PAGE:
Future Hospital OYS 2030 is a development program that aims to radically modernize the facilities of Oulu University Hospital. To Kari-Pekka Tampio, the Program Director, lean construction is not just a theory but the only feasible way to build for the future.
The Oulu University Hospital facilities were completed in the 1970s. Since then, operational models and technologies have leapfrogged and the old buildings have become outdated. The extensive development program aims at increased productivity and more efficient operations. Increased flexibility, standardization of facilities and operations, use of information technology, and employment of renewable energy are some of the ways to achieve these goals.
Tampio assumed his present position four-and-a-half years ago and built the program organization from scratch. Today, they have a dozen or so experts in the office and over 100 on design teams. The unit is responsible for program development, concept planning, and construction on the hospital campus. So far, they’ve completed small projects, and major new construction is on its way.
“Operational development and reduction of process waste are at the heart of the hospital world,” says Tampio. “We begin with operational design and then move on to the design of physical facilities.” Value-stream mapping is an everyday tool in the program office, as is “Kaizen,” or continuous improvement.
Target Value Design
Target Value Design, TVD, is near to Tampio’s heart. He has studied it extensively and sought advice from Glenn Ballard, a leading U.S. authority in the field. To Tampio, TVD is more than a cost-reduction tactic. He sees TVD as an overarching principle that considers not only construction costs, but the whole life cycle of a facility, including operability.
The program office uses the IPD model in their construction projects. On their first project, right after goal-setting, they called in designers. Later, the contractor joined the alliance and started collaborating with the designers on solutions that would meet constructability and operational requirements. Subcontractors also joined early. This approach has improved confidence in the decision-making on the project, especially relating to foundations, the building frame, and HVAC installations.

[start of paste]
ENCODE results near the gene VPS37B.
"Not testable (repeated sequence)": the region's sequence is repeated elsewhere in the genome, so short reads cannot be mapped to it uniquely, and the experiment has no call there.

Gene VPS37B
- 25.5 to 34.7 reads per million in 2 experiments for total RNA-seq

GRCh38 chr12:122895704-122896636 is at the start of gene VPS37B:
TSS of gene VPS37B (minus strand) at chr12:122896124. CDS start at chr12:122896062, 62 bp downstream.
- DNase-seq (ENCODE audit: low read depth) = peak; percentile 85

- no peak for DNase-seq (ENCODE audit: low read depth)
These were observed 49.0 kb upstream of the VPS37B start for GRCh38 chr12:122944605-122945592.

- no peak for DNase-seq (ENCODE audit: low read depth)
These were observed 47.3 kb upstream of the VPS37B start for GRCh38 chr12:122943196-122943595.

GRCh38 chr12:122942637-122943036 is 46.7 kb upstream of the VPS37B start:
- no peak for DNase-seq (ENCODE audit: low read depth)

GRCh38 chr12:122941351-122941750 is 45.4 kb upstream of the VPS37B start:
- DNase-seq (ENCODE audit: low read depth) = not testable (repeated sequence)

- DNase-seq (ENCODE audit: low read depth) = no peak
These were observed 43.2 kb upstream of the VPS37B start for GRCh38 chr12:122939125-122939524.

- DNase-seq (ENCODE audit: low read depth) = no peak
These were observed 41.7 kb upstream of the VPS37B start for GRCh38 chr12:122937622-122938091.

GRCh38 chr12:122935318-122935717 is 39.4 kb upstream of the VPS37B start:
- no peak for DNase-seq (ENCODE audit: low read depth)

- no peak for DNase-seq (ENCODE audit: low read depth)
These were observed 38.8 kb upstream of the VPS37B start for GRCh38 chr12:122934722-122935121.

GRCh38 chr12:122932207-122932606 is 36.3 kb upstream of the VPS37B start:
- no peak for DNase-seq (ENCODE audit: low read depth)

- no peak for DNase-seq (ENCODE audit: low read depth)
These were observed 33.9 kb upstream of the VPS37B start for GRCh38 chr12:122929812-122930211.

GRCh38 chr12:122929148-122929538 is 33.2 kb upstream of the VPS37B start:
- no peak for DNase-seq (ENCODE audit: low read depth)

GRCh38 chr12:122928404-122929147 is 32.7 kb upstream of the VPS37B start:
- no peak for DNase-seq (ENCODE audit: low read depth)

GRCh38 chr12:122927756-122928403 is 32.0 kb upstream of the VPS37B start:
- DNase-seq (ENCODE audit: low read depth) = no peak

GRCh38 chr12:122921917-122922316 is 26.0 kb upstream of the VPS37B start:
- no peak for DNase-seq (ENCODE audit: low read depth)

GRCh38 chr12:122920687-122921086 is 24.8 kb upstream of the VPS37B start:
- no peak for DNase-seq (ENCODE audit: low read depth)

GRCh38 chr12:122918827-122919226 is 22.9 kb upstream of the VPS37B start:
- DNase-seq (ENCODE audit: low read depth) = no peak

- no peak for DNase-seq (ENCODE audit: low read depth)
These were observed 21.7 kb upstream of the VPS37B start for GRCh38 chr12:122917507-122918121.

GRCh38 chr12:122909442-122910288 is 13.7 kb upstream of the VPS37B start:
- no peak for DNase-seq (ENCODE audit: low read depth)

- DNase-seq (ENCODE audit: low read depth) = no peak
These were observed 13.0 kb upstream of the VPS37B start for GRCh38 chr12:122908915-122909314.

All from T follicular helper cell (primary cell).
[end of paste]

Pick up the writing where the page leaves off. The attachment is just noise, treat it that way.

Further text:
A big advantage of lean over a traditional construction project is that design solutions are not finalized before bidding. Designers are not allowed to deliver too early even during construction. Last Planner Sessions (LPS) set the pace for designers. “We hold weekly meetings where we plan the objectives for the week and for the near future, and reflect on the previous week’s achievements,” Tampio explains.
“Now that we are in the construction phase [of the Oulu University Hospital project], I can admit that we could have calculated the risk and reward levels in a smarter way. We ended up using traditional risk reserve percentages,” Tampio expresses with regret. “To fix that, we’ve decided to revisit some earlier design choices before making the final decisions.”
Tampio says that for upcoming projects he’s considering involving both designers and contractors from day one. Early integration is a key component of success for such a demanding project.
In hospital construction, change is the only constant. Technologies can become obsolete during a four-year construction period. Being able to design and build flexibly maximizes the value potential of the end product.
“There’s still a lot to do when it comes to lean in Finnish design and construction. I’m eager to share and develop my knowledge. We’ve been a partner in the national construction productivity project, IPT, since 2014,” says Tampio. He’s happy that Finnish clients are beginning to understand the value of lean construction. They need to commit to using lean principles, eliminating waste, and maximizing customer value.
Open, collaborative development has borne fruit. “In just a few years, we’ve been able to make Finland number one in lean construction in Europe,” Tampio concludes.